Packers see toughness in BYU's Jamaal Williams
GREEN BAY - Come August, when the Green Bay Packers are entering the heart of training camp, rookie running back Jamaal Williams will be two years removed from perhaps the darkest moment of his football career..
It was on Aug. 6, 2015, that Williams, a 6-foot, 215-pound bruising tailback, withdrew from Brigham Young following violations of the school’s Honor Code: He was arrested on a charge of underage drinking before his junior year; he spent the night with a female student a few weeks before the 2015 season.
When the dust settled, Williams made the choice to leave and spend the year training in Arizona before returning to school in 2016.
“It’s your responsibility for breaking the Honor Code because they tell you the rules,” Williams said. “If you don’t, then that’s your fault. So I was mad, but at the same time I just have to grow up and understand that my consequences and my (actions) are on me. I can’t do nothing about it except grow from it, learn from it, and make myself better.”
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Flash forward to Saturday, to the fourth round of the 2017 NFL draft, and Williams received a phone call that served as the final stiff arm to a set of off-field problems that, in comparison to situations surrounding running back Joe Mixon and cornerback Gareon Conley, seem fairly trivial.
His cell phone lit up with a Green Bay area code, and the Packers drafted Williams with the 134th overall selection, their second pick of the fourth round.
“I’ve never been so excited in my life,” Williams said, “and to have my family here to support me too, something that really keeps me going and ready to play. I’m just ready to contribute to the team and get some W’s.”
Though it took nearly four full rounds, the Packers finally strengthened their questionable crop of running backs after drafting four consecutive defensive players. The free-agent departure of Eddie Lacy coupled with the release of veteran James Starks had transformed the landscape of the position relative to this time last year.
And while the emergence of Ty Montgomery was something of a revelation in 2016, counting solely on a converted wideout and his erratic backup, Christine Michael, was always a risky proposition as training camp approached.
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“This kid will have to come in here and kind of see where he stacks up,” said Jon-Eric Sullivan, the director of college scouting. “I think he’s going to do really well for himself. I think he’ll be an asset to the group.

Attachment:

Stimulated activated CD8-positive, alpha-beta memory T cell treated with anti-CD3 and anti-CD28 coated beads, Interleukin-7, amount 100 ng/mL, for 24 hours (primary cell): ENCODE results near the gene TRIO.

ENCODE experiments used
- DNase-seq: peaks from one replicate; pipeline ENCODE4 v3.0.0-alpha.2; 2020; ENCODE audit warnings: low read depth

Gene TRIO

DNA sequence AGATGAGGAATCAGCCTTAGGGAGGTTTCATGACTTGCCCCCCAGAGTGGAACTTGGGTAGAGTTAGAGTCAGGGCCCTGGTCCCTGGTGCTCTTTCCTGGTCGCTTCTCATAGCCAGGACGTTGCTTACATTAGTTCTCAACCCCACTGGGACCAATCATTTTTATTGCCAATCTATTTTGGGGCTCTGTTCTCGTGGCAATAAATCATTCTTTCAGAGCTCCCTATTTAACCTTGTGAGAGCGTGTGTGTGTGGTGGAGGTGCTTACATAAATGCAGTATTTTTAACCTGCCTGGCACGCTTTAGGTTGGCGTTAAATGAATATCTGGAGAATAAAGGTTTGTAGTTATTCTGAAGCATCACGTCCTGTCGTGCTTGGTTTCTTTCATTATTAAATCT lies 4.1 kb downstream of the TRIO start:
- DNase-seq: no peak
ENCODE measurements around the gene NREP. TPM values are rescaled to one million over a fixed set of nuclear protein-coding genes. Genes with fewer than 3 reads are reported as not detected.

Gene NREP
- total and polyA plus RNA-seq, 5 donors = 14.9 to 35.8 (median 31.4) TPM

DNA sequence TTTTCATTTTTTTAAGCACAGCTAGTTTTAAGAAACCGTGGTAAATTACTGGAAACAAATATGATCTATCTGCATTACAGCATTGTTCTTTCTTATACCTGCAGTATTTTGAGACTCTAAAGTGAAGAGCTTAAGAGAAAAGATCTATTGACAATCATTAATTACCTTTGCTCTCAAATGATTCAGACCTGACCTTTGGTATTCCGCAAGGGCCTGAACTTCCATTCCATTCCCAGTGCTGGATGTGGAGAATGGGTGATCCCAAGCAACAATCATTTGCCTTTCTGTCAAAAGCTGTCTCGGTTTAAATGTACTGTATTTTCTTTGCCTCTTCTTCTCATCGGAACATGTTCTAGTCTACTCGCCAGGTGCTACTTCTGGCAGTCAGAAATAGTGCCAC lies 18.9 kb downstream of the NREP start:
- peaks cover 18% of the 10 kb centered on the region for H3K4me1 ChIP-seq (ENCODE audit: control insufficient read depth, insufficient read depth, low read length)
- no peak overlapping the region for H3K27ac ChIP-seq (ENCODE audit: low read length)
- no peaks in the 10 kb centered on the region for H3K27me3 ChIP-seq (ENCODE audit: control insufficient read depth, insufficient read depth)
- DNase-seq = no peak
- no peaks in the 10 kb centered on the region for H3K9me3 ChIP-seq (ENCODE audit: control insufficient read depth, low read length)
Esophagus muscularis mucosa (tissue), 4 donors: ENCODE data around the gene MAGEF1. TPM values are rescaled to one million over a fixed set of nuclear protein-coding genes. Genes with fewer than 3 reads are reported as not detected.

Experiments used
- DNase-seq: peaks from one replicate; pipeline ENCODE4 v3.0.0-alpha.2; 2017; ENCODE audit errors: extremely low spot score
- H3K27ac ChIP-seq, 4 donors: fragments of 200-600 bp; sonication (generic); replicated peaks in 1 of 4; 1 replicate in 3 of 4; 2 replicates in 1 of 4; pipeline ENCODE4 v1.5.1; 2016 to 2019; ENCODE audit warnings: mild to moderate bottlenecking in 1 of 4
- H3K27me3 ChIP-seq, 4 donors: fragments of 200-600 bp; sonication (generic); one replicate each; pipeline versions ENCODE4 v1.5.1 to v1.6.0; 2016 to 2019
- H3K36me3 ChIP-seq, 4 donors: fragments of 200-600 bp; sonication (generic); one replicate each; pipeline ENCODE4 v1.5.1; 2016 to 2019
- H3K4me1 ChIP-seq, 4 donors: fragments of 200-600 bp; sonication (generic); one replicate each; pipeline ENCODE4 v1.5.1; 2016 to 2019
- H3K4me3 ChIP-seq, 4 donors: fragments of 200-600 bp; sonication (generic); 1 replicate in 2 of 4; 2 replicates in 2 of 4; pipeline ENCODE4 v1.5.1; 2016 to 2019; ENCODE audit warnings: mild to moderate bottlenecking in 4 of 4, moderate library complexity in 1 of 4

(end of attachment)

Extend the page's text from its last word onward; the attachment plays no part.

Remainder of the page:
“He’s built to last. He’s durable and he’s a tough kid. He’s all football. I think up here in the elements, he’ll be a good get for us when it gets cold. We’re super-excited to have him. I think he’s going to be a good football player.”
Sullivan said the Honor Code violations didn’t color the team’s opinion of Williams as a person. They trusted the input from his former teammates, who all liked Williams. They appreciated the fact that, after his one-year hiatus, Williams was voted team captain for his senior season. They respected his decision to return to BYU and finish his career rather than transferring to another school for the sake of avoiding criticism.
Williams, who spoke to the Green Bay media via conference call Saturday, said the Packers’ reaction to his off-field problems reflected the opinion of many teams around the league.
“Most of them laughed,” Williams said. “It really wasn’t a big deal to everybody else, the coaches. Once I told them they pretty much were laughing and praised me in saying that I’m strong and praised me for sticking it out at BYU because I could have went to somewhere else. But I stayed there because BYU was the first team that actually gave me an offer and wanted me for me. Loyalty is a big thing for me.”
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His final season reinforced everything teams liked about Williams from 2013, when he ran for 1,233 yards and seven touchdowns as a true sophomore. When he returned to the field in 2016, following his one-year absence, Williams ripped off 1,375 yards and 12 touchdowns with an average of 5.9 yards per carry. He eclipsed 160 yards five times throughout the year.
Inauspicious though his path may have been, Williams left BYU as the career leader in carries, rushing yards and 100-yard games. He finished third in school history in rushing touchdowns.
“The whole 2015 season I just watched my team, text them, make sure they know that I was there for them,” Williams said. “I was running drills, running hills, abs, weight lifting. Just doing everything I can to make sure I was in better shape and bigger, faster, stronger for my team once I came back for them, just to let them know I’m dedicated to this team and I’ll do anything for my teammates.”
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They got the message, and then the Packers got Williams.